'Nuremberg' by Henry Wadsworth Longfellow

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In the valley of the Pegnitz, where across broad meadow-lands
Rise the blue Franconian mountains, Nuremberg, the ancient,

Quaint old town of toil and traffic, quaint old town of art and
Memories haunt thy pointed gables, like the rooks that round them

Memories of the Middle Ages, when the emperors, rough and bold,
Had their dwelling in thy castle, time-defying, centuries old;

And thy brave and thrifty burghers boasted, in their uncouth
That their great imperial city stretched its hand through every

In the court-yard of the castle, bound with many an iron hand,
Stands the mighty linden planted by Queen Cunigunde's hand;

On the square the oriel window, where in old heroic days
Sat the poet Melchior singing Kaiser Maximilian's praise.

Everywhere I see around me rise the wondrous world of Art:
Fountains wrought with richest sculpture standing in the common

And above cathedral doorways saints and bishops carved in stone,
By a former age commissioned as apostles to our own.

In the church of sainted Sebald sleeps enshrined his holy dust,
And in bronze the Twelve Apostles guard from age to age their

In the church of sainted Lawrence stands a pix of sculpture rare,
Like the foamy sheaf of fountains, rising through the painted

Here, when Art was still religion, with a simple, reverent heart,
Lived and labored Albrecht Durer, the Evangelist of Art;

Hence in silence and in sorrow, toiling still with busy hand,
Like an emigrant he wandered, seeking for the Better Land.

Emigravit is the inscription on the tombstone where he lies;
Dead he is not, but departed,--for the artist never dies.

Fairer seems the ancient city, and the sunshine seems more fair,
That he once has trod its pavement, that he once has breathed its

Through these streets so broad and stately, these obscure and
dismal lanes,
Walked of yore the Mastersingers, chanting rude poetic strains.

From remote and sunless suburbs came they to the friendly guild,
Building nests in Fame's great temple, as in spouts the swallows

As the weaver plied the shuttle, wove he too the mystic rhyme,
And the smith his iron measures hammered to the anvil's chime;

Thanking God, whose boundless wisdom makes the flowers of poesy
In the forge's dust and cinders, in the tissues of the loom.

Here Hans Sachs, the cobbler-poet, laureate of the gentle craft,
Wisest of the Twelve Wise Masters, in huge folios sang and

But his house is now an ale-house, with a nicely sanded floor,
And a garland in the window, and his face above the door;

Painted by some humble artist, as in Adam Puschman's song,
As the old man gray and dove-like, with his great beard white and

And at night the swart mechanic comes to drown his cark and care,
Quaffing ale from pewter tankard; in the master's antique chair.

Vanished is the ancient splendor, and before my dreamy eye
Wave these mingled shapes and figures, like a faded tapestry.

Not thy Councils, not thy Kaisers, win for thee the world's
But thy painter, Albrecht Durer, and Hans Sachs thy cobbler-bard.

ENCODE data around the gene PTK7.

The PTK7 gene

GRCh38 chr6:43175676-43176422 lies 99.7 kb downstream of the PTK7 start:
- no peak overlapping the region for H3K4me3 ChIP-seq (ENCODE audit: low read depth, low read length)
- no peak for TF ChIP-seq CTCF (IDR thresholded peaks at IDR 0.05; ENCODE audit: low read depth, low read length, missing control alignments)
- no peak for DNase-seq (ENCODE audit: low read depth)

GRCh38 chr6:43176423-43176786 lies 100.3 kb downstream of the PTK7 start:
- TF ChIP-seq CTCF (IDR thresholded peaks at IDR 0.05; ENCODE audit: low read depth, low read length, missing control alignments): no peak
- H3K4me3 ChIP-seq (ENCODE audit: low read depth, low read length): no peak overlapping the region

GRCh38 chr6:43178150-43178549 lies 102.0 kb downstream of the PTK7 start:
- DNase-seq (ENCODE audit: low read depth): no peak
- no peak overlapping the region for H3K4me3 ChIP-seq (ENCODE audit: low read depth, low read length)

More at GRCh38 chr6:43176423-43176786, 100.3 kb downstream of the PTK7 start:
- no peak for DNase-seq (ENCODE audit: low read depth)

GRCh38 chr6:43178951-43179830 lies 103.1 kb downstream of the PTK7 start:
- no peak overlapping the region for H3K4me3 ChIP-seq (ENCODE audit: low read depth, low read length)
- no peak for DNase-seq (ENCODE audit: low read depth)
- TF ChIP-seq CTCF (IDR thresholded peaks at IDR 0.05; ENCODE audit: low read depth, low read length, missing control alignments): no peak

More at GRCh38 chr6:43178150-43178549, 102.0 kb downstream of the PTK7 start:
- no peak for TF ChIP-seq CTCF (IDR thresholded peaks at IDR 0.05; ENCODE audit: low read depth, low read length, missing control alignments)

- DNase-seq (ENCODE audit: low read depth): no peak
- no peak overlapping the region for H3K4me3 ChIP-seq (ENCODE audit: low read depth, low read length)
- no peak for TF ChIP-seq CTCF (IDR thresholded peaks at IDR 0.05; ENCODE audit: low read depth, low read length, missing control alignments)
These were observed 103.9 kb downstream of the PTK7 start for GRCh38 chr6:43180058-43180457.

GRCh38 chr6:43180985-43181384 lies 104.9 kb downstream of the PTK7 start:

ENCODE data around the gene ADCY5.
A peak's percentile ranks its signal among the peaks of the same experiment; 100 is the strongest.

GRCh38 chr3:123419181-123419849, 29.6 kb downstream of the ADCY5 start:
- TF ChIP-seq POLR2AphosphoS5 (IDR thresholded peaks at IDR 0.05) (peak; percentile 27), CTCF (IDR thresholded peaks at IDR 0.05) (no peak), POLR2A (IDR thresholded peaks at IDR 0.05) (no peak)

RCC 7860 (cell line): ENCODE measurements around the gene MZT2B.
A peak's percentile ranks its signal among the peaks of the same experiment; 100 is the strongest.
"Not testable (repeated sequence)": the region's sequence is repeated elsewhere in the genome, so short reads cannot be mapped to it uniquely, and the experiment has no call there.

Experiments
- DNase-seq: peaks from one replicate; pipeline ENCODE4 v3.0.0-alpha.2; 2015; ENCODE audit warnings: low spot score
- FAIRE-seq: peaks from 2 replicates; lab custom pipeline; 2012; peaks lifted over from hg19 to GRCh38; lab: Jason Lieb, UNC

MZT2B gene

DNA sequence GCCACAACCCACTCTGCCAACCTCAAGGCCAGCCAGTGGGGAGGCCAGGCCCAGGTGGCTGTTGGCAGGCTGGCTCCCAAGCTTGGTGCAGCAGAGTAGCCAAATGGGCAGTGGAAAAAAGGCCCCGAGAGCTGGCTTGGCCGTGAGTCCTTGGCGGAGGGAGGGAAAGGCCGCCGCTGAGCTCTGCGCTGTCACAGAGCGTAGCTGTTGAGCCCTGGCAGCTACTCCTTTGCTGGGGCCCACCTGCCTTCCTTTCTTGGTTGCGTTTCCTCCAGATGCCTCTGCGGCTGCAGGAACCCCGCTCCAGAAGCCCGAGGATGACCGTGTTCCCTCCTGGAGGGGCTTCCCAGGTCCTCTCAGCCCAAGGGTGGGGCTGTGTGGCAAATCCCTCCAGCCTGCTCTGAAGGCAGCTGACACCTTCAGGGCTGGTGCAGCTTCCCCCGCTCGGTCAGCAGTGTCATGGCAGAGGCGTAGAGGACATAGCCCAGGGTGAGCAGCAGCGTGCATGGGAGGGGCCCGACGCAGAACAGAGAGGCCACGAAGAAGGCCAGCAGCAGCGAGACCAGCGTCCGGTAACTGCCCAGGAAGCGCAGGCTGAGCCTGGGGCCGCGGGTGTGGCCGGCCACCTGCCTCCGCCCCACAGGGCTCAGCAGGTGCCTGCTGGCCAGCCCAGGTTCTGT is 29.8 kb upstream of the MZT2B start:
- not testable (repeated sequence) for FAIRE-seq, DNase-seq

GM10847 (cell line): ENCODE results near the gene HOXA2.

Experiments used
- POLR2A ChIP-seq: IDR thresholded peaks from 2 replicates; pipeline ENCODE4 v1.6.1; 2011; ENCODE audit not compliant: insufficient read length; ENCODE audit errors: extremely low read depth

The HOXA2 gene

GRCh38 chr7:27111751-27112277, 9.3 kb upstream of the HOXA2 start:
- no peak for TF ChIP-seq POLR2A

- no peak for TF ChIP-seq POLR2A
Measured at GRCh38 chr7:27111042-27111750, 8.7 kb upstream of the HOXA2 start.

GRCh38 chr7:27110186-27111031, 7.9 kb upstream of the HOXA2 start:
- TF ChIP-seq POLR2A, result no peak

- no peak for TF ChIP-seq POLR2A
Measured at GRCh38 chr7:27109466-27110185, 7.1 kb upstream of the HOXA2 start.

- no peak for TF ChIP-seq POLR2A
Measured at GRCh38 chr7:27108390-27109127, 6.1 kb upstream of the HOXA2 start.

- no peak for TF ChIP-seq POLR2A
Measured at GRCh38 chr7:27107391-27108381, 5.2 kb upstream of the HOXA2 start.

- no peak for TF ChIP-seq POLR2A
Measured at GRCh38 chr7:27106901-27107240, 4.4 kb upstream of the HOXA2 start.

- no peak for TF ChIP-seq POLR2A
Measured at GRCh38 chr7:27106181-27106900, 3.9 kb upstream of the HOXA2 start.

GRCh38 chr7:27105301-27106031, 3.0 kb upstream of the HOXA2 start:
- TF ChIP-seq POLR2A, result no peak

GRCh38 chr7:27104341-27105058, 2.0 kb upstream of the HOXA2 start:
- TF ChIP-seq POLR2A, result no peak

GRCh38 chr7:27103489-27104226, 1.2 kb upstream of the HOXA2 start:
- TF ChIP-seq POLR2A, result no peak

Thus, O Nuremberg, a wanderer from a region far away,
As he paced thy streets and court-yards, sang in thought his
careless lay:

Gathering from the pavement's crevice, as a floweret of the soil,
The nobility of labor,--the long pedigree of toil.

Editor 1 Interpretation

Nuremberg: A Masterpiece of Poetic Imagination

Henry Wadsworth Longfellow's "Nuremberg," a poem of 103 stanzas, is a tour de force of poetic imagination that vividly evokes the medieval city of Nuremberg in Germany. The poem, first published in 1857, is a celebration of the city's rich cultural heritage, its Gothic architecture, and its famous personalities, such as the artist Albrecht Dürer and the poet Hans Sachs. It is also a meditation on the transience of human life, the inexorable march of time, and the enduring power of art to transcend the limitations of mortality.

Longfellow's poetic genius is evident from the first stanza of the poem, which sets the scene of the city in all its grandeur:

In the valley of the Pegnitz, where across broad meadow-lands Rise the blue Franconian mountains, Nuremberg, the ancient, Stands.

The masterful use of imagery, the rhythm of the lines, and the use of an archaic language all contribute to creating a sense of awe and wonder that draws the reader into the poem. Longfellow's attention to detail is remarkable, as he describes the city's landmarks, such as the Castle, the Church of St. Sebaldus, and the Fountain of Justice, with an eye for their historical and cultural significance.

But what makes "Nuremberg" truly remarkable is Longfellow's ability to use the city as a metaphor for the human condition. The poem is filled with references to the passing of time, the inevitability of death, and the fragility of human existence. Longfellow reminds us that the great buildings and monuments that we admire today will one day crumble into dust, and that the people who built them will be forgotten. Yet, he also suggests that there is something eternal and unchanging about human creativity and the human spirit. As he writes in one of the most memorable lines of the poem:

Art is long, and Time is fleeting, And our hearts, though stout and brave, Still, like muffled drums, are beating Funeral marches to the grave.